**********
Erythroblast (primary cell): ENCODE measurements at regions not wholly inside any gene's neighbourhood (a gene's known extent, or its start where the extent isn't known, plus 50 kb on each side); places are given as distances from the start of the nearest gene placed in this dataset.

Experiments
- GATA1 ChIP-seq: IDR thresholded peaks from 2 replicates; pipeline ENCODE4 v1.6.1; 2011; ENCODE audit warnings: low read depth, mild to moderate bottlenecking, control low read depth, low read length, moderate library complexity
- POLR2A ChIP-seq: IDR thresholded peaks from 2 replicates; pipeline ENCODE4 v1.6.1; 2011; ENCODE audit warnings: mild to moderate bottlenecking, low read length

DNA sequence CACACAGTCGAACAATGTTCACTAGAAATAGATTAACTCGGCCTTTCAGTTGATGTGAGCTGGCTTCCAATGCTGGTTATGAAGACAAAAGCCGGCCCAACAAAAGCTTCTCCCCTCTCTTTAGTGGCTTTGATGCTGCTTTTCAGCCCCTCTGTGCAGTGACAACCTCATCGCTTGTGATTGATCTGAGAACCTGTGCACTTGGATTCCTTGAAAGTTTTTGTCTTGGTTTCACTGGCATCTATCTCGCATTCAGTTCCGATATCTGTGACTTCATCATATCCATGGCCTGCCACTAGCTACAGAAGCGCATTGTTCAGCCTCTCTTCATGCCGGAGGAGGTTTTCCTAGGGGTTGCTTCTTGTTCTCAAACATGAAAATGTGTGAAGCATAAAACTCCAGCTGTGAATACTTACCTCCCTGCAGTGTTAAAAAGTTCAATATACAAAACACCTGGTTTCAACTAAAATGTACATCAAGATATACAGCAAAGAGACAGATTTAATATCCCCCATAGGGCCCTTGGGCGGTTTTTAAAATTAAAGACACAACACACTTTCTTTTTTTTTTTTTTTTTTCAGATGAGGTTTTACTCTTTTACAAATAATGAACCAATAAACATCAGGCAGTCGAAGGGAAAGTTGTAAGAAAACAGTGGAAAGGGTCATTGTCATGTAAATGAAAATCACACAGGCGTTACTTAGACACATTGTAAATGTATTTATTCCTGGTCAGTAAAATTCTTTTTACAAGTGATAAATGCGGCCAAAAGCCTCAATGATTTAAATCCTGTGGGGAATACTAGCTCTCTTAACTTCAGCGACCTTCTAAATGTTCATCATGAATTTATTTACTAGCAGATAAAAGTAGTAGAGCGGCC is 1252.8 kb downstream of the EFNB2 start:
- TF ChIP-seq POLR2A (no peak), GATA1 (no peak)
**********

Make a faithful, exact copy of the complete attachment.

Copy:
Erythroblast (primary cell): ENCODE measurements at regions not wholly inside any gene's neighbourhood (a gene's known extent, or its start where the extent isn't known, plus 50 kb on each side); places are given as distances from the start of the nearest gene placed in this dataset.

Experiments
- GATA1 ChIP-seq: IDR thresholded peaks from 2 replicates; pipeline ENCODE4 v1.6.1; 2011; ENCODE audit warnings: low read depth, mild to moderate bottlenecking, control low read depth, low read length, moderate library complexity
- POLR2A ChIP-seq: IDR thresholded peaks from 2 replicates; pipeline ENCODE4 v1.6.1; 2011; ENCODE audit warnings: mild to moderate bottlenecking, low read length

DNA sequence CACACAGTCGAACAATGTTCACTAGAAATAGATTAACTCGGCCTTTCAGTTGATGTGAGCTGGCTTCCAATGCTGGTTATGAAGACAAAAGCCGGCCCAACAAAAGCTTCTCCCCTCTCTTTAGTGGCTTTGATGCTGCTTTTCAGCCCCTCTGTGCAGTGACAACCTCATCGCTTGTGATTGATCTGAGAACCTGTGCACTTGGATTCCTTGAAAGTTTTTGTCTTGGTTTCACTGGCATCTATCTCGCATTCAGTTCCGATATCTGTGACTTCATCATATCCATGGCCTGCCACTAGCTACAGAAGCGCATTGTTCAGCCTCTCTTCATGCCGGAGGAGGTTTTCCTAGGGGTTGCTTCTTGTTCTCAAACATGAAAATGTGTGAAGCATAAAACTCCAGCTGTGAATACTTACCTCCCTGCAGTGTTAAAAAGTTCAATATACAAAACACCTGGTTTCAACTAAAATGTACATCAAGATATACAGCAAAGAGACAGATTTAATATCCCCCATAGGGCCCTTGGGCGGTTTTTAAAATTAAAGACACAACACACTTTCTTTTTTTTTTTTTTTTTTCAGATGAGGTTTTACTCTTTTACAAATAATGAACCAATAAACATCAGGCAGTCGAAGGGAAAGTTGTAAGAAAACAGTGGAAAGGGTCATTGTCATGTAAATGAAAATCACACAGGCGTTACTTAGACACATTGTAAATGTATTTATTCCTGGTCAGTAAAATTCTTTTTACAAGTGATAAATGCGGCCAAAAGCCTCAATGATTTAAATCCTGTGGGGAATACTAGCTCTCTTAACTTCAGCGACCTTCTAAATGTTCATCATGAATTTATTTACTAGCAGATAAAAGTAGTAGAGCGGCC is 1252.8 kb downstream of the EFNB2 start:
- TF ChIP-seq POLR2A (no peak), GATA1 (no peak)